Lady Spy's Charms Were Lost on Benjamin Britten
Cordon, Gavin, The Birmingham Post (England)
Foreign Office documents relating to the Cold War reveal not only the scale of Soviet espionage operations in Britain but also the bungling attempts by the KGB to sully our nationals.
The tensions between the East and West are also evident with the papers, published for the first time yesterday, revealing that M15 believed the Foreign Office, Ministry of Defence, armed forces and the Labour Party had all been successfully penetrated by KGB agents.
The KGB made a bungled attempt to compromise British composer Benjamin Britten with a woman agent - apparently not realising he was homosexual.
The incident occurred while Britten was in the Soviet Union, together with his lover - the singer Peter Pears during a 1971 Government sponsored concert tour promoting British music.
The British Ambassador Sir Duncan Wilson described how the composer spent a reception "engaged in a sort of private duel" with his "escort" from the official Soviet concert agency Goskoncert - a Miss Sokolova.
In a cable to Foreign Secretary Sir Alec Douglas-Home, Wilson said the lady was "cheated of her prey by reason of him (Britten) and Peter Pears staying with me at the Embassy".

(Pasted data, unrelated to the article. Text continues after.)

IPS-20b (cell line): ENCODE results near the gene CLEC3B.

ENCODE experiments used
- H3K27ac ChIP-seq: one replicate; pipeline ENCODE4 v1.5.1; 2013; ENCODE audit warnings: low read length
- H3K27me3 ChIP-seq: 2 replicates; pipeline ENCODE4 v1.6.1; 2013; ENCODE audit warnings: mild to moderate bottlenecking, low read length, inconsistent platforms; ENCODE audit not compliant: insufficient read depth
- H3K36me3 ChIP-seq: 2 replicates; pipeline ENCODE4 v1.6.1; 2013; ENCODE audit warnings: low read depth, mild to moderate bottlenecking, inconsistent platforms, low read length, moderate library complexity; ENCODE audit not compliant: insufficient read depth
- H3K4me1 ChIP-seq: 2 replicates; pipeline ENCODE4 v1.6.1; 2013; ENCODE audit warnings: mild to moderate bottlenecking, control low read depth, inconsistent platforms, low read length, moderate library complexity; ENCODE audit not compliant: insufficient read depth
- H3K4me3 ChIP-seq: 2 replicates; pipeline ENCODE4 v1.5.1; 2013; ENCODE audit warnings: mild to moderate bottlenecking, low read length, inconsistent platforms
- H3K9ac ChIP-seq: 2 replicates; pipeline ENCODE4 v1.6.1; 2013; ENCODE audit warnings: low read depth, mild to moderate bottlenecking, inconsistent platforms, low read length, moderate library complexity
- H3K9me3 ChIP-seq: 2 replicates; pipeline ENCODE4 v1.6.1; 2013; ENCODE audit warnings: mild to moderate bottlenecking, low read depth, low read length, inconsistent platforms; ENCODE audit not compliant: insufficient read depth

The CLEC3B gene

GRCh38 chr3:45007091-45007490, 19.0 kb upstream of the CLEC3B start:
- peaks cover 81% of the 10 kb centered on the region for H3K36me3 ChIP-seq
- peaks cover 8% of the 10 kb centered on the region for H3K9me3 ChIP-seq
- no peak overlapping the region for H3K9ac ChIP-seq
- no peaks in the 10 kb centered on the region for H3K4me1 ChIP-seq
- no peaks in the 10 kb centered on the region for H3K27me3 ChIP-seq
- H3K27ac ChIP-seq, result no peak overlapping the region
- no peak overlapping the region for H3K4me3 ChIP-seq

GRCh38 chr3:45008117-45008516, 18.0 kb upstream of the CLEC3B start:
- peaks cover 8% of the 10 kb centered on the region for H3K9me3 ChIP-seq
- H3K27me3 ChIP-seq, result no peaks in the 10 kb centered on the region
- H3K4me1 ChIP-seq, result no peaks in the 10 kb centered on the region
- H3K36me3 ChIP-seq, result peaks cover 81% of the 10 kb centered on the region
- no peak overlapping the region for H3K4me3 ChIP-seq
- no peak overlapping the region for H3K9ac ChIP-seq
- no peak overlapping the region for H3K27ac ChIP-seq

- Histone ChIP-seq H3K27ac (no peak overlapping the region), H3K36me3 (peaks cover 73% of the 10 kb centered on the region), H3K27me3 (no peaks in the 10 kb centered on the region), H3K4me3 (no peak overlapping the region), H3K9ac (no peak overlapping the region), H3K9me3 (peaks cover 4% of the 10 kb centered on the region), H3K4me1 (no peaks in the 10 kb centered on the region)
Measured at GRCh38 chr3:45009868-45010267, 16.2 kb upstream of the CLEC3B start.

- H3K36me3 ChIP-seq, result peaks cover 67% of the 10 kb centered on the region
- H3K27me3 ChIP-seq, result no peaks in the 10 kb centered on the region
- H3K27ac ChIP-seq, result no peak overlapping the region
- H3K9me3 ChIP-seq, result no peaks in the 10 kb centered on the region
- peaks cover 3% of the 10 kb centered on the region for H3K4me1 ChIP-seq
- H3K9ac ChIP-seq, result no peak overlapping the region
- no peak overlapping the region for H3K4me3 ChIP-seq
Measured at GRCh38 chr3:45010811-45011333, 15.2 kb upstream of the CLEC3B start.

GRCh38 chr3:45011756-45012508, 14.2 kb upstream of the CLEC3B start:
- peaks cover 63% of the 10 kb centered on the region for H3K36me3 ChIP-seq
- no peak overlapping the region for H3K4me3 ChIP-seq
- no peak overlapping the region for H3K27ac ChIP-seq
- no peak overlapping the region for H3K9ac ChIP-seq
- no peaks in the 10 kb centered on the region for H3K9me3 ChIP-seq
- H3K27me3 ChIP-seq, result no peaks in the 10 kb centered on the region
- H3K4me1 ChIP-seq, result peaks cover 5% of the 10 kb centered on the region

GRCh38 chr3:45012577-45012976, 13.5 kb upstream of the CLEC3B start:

He added: "This involved some nerve-storms and comedy which are better recorded elsewhere."
The papers also show how the tour almost turned into a diplomatic incident.
Britten had been due to conduct performances of his cello symphony in Leningrad and Moscow with the great Russian cellist Mstislav Rostropovich as the soloist.
But the performances were thrown into doubt when Rostropovich infuriated the Soviet authorities by writing a letter to Pravda criticising their treatment of Nobel Prize winning author Alexander Solzhenitsyn.
In the event the Soviets - fearful of jeopardising a return tour of Britain by their own musicians - allowed the concert to go ahead, but not without a show of "unpleasantness" by the Culture Minister, Madame Furtseva.
"During Rostropovich's performance of the Britten cello symphony she put on a conspicuous display of boredom, conversing with her staff in the row behind hind and her neighbour on her right (an unpleasant lady spy from Goskoncert)," Wilson noted.
"At the end of the performance she left without waiting for the applause to reach its climax and took vice minister Kozyrev and his reluctant wife with her. …